Gone, too, are most of the foreign diplomats who kept the eatery on speed dial.
But having invested hundreds of thousands of dollars in a new seaside location for the restaurant a month before the crisis began, the Dais are not yet willing to become casualties of Libya’s civil war.
“It would be such a loss of our money and a big waste,” Dai Sonxian, the family matriarch and restaurant manager, said on a recent evening, standing by the register near a framed photo of a smiling Moammar Gaddafi.
So her 21-year-old son Alex, the delivery guy, often darts out at night to hail a cab in this checkpoint-choked city, carrying containers of steaming fried rice, cashew chicken and spring rolls.
“Sometimes when I go out, I hear booms,” he said.
The availability of Chinese takeout — which is often darn good — has become a hallmark of modern war zones.
Baghdad’s Chinese restaurant at the al-Mansour Hotel kept the stove on during the worst of days, feeding the Chinese diplomats who operated out of the oft-attacked establishment. Another Chinese restaurant, in the Iraqi capital’s Green Zone, became part of Baghdad lore, with a stream of burly contractors timidly walking out of its mysterious backrooms.
In Kabul, Golden Key Seafood Restaurant is a favorite Chinese joint among expats in landlocked Afghanistan, and one of the establishments that meets the security requirements that make them accessible to employees of certain non-governmental organizations.
While many expat-run businesses board up when war breaks out, Chinese entrepreneurs have come to see them as lands of opportunity.
“They have their own way of managing and dealing with the challenges,” said Wang Tuguo, a Chinese journalist on assignment in Tripoli who has patronized al-Maida and Golden Key. “If you’re the only one, it’s big business.”
His verdict on the Dais’ southern Chinese cuisine: “Delicious,” he said. “Better than some restaurants in China.”
The Dais moved to Tripoli in 2004 from their native Zhejiang province on China’s eastern coast with a dream of opening a clothing store.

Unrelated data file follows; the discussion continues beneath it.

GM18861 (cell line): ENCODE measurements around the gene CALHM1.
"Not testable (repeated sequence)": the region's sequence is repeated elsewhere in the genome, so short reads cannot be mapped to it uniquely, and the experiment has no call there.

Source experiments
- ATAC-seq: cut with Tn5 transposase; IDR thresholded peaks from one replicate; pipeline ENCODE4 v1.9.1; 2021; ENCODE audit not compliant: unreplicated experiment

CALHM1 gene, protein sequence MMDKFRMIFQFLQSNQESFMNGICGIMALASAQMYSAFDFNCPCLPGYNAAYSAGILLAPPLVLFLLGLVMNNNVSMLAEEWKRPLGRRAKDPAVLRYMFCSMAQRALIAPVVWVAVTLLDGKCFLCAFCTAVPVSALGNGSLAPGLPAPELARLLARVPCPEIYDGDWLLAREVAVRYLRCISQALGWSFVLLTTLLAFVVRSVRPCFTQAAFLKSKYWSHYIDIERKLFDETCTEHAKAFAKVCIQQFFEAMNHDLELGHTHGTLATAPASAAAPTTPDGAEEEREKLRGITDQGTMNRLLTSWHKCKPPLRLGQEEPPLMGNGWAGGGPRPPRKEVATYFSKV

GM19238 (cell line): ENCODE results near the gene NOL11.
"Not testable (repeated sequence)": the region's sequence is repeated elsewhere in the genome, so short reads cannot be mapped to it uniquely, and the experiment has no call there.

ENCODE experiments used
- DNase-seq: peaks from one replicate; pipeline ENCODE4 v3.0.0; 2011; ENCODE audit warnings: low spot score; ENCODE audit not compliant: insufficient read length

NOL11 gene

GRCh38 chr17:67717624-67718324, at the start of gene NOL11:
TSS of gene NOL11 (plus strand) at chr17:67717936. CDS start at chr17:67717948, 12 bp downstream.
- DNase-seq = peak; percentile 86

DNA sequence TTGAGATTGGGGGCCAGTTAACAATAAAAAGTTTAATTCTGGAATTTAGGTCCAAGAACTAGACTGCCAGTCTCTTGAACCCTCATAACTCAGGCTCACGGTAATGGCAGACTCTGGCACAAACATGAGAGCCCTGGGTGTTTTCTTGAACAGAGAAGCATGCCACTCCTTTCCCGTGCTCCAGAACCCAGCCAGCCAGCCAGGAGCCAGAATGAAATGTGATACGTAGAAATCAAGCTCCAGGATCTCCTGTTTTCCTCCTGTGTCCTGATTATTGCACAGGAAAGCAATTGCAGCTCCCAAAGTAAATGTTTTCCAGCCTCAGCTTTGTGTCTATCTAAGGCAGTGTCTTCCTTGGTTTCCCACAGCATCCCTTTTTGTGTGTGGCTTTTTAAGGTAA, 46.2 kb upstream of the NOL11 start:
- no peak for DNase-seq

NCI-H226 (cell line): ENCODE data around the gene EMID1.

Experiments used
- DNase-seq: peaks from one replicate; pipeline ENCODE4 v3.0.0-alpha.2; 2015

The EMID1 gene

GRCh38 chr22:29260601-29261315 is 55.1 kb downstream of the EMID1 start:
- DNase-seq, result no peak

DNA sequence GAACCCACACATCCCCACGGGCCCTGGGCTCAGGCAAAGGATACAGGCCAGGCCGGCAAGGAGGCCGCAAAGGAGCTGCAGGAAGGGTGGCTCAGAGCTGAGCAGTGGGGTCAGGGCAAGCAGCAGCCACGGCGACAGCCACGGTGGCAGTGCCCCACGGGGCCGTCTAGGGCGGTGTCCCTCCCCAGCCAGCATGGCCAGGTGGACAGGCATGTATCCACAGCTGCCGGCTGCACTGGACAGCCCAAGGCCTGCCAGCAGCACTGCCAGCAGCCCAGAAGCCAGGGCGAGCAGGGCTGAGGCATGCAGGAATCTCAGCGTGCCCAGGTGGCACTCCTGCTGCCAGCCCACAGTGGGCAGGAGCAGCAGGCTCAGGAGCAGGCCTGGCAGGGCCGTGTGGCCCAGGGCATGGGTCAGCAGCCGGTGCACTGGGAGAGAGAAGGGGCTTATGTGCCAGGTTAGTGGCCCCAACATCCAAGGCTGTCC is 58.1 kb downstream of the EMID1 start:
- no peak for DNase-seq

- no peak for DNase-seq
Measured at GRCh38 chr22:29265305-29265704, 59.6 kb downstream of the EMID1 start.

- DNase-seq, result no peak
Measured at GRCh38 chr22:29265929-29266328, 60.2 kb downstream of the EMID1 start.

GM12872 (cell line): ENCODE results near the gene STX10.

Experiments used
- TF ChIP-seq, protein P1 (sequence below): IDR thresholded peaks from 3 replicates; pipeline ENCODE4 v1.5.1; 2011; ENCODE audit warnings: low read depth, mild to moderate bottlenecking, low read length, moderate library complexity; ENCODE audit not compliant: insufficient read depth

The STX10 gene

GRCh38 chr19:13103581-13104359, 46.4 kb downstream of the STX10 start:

Dai Sonxian soon discovered that Libyan women were far larger than the women she dressed in China. So she decided the family would instead profit by feeding them.
The family opened a small restaurant that soon became a sensation, she said. Because Muslims are not supposed to eat pork — a staple of Chinese cuisine — they offered a wide selection of lamb, chicken, fish and tofu dishes.
They use Chinese ingredients that are shipped in bulk twice a year.
The restaurant once served Gaddafi’s son Saif al-Islam, she said proudly. As al-Maida’s reputation grew, the original restaurant became too small.
“There were not enough places for people to sit,” the 55-year-old said, speaking in Mandarin.
In January, the Dais moved the restaurant to a large two-story house that faces the Mediterranean. The ground floor has ornate ceilings with Islamic calligraphy and is decorated with red lanterns. The Dais live in the upstairs bedrooms.
When Libyans rose up against Gaddafi in February, Dai Sonxian figured that the upheaval would end within weeks.
“In Egypt, everything was over in a month or two,” she said. “I never thought Libyans would be fighting for so long.”
Business is abysmal now, she said. The other three Chinese restaurants in the city closed this spring after their owners went home.
“We are a little scared,” she said. “We know that at any time, the bombs can come crashing down — bang, bang, bang.”
But Dai Sonxian said she couldn’t stomach the thought of giving up on the family’s investment.
“I would lose everything,” she said. “So I’m gritting my teeth and sticking it out.”
Sun reported from Washington.